- It avoids reporting what doesn’t fit the story format. This includes most of reality.
My favorite priest says “some truths are so deep only stories can tell them,” and I’m sure this is true. But stories by themselves are also inadequate ways to present essential facts people need to know, because by design they exclude what doesn’t fit “the narrative,” which is the modern way to talk about story—and to spin journalists. (My hairs of suspicion stand on end every time I hear the word “narrative.”)
So here’s the paradox: We need to know more than stories can tell, yet stories are pretty much all human beings are interested in. Character, problem and movement give shape and purpose to every human life. We can’t correct for it.
That’s why my topic here—a deep and abiding flaw (also a feature) of both journalism and human nature—is one most journalists won’t touch. The flawed nature of The Story itself is not a story. Same goes for “earned media coverage.” Both are features rather than bugs, because they cause much of journalism’s success, and debugging them has proven impossible.
I’ll illustrate those points with the killing fields of Cambodia. Those fields are the setting for a story well-known today, about how Pol Pot and the Khmer Rouge committed genocide on a massive scale, wiping out between one and a half to two million people, or around twenty-five percent of the Cambodia’s population. And yet that story meant close to nothing until it became about one man with a problem rather than a whole population whose lives had ended.
A measure of how close-to-nothing that genocide meant to journalism at that time was delivered one evening in the late 1970s by Hughes Rudd, an anchor at the time of the CBS Morning News. Rudd said, almost offhandedly, that perhaps half a million people were dead in Cambodia. Rather than a story, this was just an item: too important to not mention but not interesting enough to say more about. The next morning I checked The New York Times and found the same item mentioned in a short piece on an inside page. It blew my mind: half a million dead, and no story.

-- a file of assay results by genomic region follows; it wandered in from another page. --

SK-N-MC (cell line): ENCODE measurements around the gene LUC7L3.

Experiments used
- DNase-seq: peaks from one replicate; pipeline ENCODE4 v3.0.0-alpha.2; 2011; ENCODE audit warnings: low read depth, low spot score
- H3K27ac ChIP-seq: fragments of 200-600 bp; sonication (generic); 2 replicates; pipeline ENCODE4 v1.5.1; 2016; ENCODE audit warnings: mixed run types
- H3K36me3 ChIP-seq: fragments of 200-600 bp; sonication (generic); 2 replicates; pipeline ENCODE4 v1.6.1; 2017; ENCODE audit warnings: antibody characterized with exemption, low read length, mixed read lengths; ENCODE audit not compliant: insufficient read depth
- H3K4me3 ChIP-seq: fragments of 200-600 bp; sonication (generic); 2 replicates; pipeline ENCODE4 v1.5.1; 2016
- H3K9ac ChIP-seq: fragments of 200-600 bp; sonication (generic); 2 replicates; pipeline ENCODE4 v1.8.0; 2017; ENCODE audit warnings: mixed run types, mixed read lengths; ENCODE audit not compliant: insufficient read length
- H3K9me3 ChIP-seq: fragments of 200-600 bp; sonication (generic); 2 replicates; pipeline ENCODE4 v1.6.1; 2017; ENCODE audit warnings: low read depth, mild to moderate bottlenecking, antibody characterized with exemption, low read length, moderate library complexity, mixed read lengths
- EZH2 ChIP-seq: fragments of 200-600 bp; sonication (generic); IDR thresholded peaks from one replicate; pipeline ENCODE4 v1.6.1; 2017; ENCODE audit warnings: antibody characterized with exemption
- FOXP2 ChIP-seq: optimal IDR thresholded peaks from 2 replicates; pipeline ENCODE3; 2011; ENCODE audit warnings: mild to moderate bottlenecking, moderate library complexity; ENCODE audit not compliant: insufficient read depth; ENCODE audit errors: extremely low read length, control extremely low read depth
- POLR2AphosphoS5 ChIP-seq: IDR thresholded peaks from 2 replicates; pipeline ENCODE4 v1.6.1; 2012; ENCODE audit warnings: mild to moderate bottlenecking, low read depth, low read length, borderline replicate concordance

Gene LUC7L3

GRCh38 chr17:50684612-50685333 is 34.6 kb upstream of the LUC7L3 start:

What made it not a story was the absence of all three elements. There were no characters, no conflict that was easy to describe, no movement toward resolution. Just a statistic. It hardly mattered to journalistic institutions of the time that the statistic itself was a massive one.
The killing fields finally became a story on January 20, 1980, when Sydney Schanberg‘s The Death and Life of Dith Pran ran in the Times‘ Sunday Magazine. Now the story had all three elements, and pulled in lots of relevant and interesting facts. Eventually it became the movie that gave Cambodia’s killing fields their name.
What matters for our current inquiry is that years went by, with a million or more people dying, before the killing fields became a big story.
And this was neither the first nor the last time massively important and consequential facts got too little attention in the absence of one or more of a story’s three elements. Consider The Holocaust (six million dead) vs. the story of Ann Frank. The Rwandan genocide vs. Hotel Rwanda. China’s one child policy (untold millions of full-term fetuses aborted or born babies killed or left beside the road to die) vs. One Child Nation. The Rohingya conflict (more than 10,000 civilians dead, 128,000 internally displaced, 950,000+ chased elsewhere) vs. approximately nobody. Heard of Holodomor? How about any of the millions who died during Mao’s revolution in China?
Without characters to care about, or a conflict to focus interest, or movement toward resolution, at most you have have statistics that become cemeteries of facts. Sure, some of the storyless facts will be studied by academics and obsessives of other kinds (including journalists who care about the topics and publish what they learn wherever they can). But Big-J journalism will mostly be preoccupied elsewhere, by more interesting stuff. Including, unavoidably, the genius in the White House.